Businesses that need to buy significant quantities of uranium can hedge against rising uranium price by taking up a position in the uranium futures market.
These companies can employ what is known as a long hedge to secure a purchase price for a supply of uranium that they will require sometime in the future.
To implement the long hedge, enough uranium futures are to be purchased to cover the quantity of uranium required by the business operator.
A nuclear power company will need to procure 25,000 pounds of uranium in 3 months' time. The prevailing spot price for uranium is USD 53.00/lb while the price of uranium futures for delivery in 3 months' time is USD 53.00/lb. To hedge against a rise in uranium price, the nuclear power company decided to lock in a future purchase price of USD 53.00/lb by taking a long position in an appropriate number of NYMEX Uranium futures contracts. With each NYMEX Uranium futures contract covering 250 pounds of uranium, the nuclear power company will be required to go long 100 futures contracts to implement the hedge.
The effect of putting in place the hedge should guarantee that the nuclear power company will be able to purchase the 25,000 pounds of uranium at USD 53.00/lb for a total amount of USD 1,325,000. Let's see how this is achieved by looking at scenarios in which the price of uranium makes a significant move either upwards or downwards by delivery date.
With the increase in uranium price to USD 58.30/lb, the nuclear power company will now have to pay USD 1,457,500 for the 25,000 pounds of uranium. However, the increased purchase price will be offset by the gains in the futures market.
By delivery date, the uranium futures price will have converged with the uranium spot price and will be equal to USD 58.30/lb. As the long futures position was entered at a lower price of USD 53.00/lb, it will have gained USD 58.30 - USD 53.00 = USD 5.3000 per pound. With 100 contracts covering a total of 25,000 pounds of uranium, the total gain from the long futures position is USD 132,500.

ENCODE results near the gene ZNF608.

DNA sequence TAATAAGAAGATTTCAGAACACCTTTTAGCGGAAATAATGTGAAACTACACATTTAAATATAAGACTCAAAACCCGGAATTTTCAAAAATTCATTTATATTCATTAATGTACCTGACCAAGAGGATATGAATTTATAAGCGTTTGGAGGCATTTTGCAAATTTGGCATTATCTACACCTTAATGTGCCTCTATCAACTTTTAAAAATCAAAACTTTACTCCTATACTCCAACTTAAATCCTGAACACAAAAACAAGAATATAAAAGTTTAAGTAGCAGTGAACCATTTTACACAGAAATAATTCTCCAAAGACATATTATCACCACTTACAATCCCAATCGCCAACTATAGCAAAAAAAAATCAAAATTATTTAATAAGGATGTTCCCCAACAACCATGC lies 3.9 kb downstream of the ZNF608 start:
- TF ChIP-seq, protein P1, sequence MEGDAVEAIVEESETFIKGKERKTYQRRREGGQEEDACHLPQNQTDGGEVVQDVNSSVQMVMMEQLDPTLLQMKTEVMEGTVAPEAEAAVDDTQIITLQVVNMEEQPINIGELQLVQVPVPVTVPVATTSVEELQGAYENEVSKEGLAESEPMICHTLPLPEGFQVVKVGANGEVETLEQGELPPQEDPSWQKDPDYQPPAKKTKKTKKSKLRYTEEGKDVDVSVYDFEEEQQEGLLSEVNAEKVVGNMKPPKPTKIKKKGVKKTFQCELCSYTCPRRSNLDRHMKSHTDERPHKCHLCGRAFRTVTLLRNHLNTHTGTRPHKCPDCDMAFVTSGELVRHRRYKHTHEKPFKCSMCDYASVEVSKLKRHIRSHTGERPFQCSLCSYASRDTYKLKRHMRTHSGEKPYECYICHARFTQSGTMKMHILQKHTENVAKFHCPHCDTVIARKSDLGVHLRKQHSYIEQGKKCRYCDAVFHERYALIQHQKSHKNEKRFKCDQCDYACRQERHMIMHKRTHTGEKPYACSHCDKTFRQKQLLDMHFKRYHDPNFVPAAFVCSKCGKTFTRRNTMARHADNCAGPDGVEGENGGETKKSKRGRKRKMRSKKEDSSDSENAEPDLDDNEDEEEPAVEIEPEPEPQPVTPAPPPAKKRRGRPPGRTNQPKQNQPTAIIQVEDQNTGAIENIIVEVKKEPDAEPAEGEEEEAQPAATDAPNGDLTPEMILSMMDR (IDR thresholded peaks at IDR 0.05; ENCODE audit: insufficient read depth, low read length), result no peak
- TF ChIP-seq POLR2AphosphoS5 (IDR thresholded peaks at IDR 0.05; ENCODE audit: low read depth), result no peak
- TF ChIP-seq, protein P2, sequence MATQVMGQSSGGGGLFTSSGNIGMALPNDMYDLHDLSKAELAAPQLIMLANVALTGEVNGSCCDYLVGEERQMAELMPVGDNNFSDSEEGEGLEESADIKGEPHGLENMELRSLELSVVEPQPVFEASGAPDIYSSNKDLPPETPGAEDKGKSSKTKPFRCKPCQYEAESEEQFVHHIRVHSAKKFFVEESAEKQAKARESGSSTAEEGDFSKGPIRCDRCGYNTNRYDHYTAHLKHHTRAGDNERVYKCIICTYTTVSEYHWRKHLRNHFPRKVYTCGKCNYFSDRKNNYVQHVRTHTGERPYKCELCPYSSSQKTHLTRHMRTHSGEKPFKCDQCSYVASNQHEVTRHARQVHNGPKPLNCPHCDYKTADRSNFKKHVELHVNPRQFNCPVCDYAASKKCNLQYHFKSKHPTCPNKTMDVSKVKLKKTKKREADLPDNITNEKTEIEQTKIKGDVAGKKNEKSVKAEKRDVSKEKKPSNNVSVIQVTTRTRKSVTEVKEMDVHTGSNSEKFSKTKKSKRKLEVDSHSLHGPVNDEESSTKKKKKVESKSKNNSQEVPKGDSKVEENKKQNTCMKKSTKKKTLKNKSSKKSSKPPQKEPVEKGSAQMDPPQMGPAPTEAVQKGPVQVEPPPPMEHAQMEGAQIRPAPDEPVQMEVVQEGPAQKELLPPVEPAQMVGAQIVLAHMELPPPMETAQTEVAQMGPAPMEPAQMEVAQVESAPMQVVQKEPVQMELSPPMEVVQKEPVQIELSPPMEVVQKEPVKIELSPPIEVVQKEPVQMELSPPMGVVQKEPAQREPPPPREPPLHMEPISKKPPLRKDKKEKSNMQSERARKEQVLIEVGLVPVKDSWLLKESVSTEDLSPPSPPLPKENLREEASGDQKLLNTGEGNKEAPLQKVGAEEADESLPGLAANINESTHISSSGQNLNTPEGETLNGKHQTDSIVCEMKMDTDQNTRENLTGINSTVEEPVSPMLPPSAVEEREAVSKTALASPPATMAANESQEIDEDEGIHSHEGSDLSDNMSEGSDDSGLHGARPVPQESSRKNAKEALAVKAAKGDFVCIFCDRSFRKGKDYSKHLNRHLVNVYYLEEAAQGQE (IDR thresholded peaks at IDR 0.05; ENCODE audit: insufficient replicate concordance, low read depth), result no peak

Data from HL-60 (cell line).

In the end, the higher purchase price is offset by the gain in the uranium futures market, resulting in a net payment amount of USD 1,457,500 - USD 132,500 = USD 1,325,000. This amount is equivalent to the amount payable when buying the 25,000 pounds of uranium at USD 53.00/lb.
With the spot price having fallen to USD 47.70/lb, the nuclear power company will only need to pay USD 1,192,500 for the uranium. However, the loss in the futures market will offset any savings made.
Again, by delivery date, the uranium futures price will have converged with the uranium spot price and will be equal to USD 47.70/lb. As the long futures position was entered at USD 53.00/lb, it will have lost USD 53.00 - USD 47.70 = USD 5.3000 per pound. With 100 contracts covering a total of 25,000 pounds, the total loss from the long futures position is USD 132,500
Ultimately, the savings realised from the reduced purchase price for the commodity will be offset by the loss in the uranium futures market and the net amount payable will be USD 1,192,500 + USD 132,500 = USD 1,325,000. Once again, this amount is equivalent to buying 25,000 pounds of uranium at USD 53.00/lb.
As you can see from the above examples, the downside of the long hedge is that the uranium buyer would have been better off without the hedge if the price of the commodity fell.
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